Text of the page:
ONE COUNTY THRIVES. THE NEXT ONE OVER STRUGGLES. ECONOMISTS TAKE NOTE.
The gap between places doing well and those that aren’t is widening, and that’s a challenge for people trying to shape national policy.
Neil Irwin | June 29, 2018
Loudoun County, Va., and Jefferson County, W.Va., share bucolic countryside and a 14-mile border. But there are two big differences between them that capture something fundamental about our age.
Economically, Loudoun County is humming from the technology boom in Washington’s suburbs, with the number of businesses rising 49 percent from 2005 to 2015. But on the other side of that border, Jefferson County doesn’t have the same economic dynamism: The number of businesses in the county fell 11 percent in the same period, according to census data.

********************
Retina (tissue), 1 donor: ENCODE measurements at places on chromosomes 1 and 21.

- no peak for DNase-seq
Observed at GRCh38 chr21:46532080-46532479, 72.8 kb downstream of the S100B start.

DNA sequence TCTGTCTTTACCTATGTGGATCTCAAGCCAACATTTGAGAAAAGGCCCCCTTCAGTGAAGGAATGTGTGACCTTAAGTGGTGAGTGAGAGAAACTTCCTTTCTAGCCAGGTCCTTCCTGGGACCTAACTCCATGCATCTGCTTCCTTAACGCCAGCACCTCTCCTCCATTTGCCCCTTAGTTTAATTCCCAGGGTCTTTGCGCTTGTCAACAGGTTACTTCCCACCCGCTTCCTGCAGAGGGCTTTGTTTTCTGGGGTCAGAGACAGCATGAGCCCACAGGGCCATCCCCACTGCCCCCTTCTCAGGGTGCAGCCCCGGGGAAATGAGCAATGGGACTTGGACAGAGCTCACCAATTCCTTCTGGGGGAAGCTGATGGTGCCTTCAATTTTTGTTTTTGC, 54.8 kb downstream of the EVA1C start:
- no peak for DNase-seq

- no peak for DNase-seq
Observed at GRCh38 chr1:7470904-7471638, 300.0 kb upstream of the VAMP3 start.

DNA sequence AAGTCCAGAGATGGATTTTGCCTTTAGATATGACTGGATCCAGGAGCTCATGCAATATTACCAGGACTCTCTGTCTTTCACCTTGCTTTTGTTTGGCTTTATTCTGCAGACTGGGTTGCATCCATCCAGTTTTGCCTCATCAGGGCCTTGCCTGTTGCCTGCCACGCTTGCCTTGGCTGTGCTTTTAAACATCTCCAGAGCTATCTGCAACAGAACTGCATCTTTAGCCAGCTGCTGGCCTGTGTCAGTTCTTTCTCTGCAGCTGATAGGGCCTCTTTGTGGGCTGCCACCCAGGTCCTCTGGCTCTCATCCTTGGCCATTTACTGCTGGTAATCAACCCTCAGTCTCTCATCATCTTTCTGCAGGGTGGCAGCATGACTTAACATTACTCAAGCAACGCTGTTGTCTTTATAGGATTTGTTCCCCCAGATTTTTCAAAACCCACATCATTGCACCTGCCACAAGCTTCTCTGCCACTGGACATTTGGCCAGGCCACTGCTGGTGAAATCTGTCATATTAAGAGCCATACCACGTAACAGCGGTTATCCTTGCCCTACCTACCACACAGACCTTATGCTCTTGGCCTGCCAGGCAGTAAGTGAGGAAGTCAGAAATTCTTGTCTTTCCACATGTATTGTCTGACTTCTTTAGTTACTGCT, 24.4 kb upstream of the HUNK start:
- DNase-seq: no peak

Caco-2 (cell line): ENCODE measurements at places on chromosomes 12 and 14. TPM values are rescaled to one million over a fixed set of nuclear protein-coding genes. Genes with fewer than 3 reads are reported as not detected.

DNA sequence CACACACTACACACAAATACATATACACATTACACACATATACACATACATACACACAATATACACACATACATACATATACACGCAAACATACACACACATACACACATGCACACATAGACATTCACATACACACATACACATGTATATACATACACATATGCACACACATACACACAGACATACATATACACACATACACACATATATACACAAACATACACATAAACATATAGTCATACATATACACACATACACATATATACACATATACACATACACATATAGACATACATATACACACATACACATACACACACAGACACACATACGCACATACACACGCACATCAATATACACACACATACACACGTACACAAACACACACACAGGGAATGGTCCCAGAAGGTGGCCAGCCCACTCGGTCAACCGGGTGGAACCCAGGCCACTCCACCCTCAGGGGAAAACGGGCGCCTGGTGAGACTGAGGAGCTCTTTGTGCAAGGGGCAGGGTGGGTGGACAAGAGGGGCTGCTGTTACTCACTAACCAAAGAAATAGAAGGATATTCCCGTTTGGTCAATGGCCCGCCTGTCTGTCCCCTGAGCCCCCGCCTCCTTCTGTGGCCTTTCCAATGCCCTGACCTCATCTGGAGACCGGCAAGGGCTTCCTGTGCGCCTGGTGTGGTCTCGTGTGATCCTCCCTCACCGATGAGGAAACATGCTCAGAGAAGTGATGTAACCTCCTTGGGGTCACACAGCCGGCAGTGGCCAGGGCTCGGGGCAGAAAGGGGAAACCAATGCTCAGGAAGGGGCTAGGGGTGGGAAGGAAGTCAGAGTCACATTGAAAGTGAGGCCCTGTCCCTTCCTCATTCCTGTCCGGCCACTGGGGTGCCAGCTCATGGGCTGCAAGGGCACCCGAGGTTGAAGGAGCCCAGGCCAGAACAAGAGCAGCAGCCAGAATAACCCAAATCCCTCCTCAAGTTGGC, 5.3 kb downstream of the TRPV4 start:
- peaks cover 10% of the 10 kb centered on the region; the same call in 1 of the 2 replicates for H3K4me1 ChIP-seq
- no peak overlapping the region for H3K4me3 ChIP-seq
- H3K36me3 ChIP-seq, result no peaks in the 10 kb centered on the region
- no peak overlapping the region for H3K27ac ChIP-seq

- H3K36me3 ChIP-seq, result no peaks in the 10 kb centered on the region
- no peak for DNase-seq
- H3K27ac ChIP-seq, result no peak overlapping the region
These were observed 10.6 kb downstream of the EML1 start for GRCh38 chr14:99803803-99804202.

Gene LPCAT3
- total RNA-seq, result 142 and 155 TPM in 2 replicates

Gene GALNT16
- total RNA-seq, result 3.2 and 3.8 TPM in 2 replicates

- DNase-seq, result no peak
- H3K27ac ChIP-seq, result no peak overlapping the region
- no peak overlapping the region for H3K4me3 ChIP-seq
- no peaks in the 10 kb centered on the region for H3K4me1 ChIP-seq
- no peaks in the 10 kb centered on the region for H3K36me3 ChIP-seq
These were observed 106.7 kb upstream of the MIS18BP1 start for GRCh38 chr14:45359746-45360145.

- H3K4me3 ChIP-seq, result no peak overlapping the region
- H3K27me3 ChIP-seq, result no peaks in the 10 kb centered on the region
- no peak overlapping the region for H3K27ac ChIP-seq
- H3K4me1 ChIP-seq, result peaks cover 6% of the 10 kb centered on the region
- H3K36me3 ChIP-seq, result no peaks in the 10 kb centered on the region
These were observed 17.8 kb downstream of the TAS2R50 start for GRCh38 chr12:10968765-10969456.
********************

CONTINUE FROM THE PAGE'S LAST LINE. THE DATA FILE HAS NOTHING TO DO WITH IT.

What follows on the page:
The two counties have diverged politically, too. Back in 2004, both favored George W. Bush for president by a similar, moderate margin. In 2016, Hillary Clinton won Loudoun by 17 percentage points; Jefferson favored Donald J. Trump by 15 points.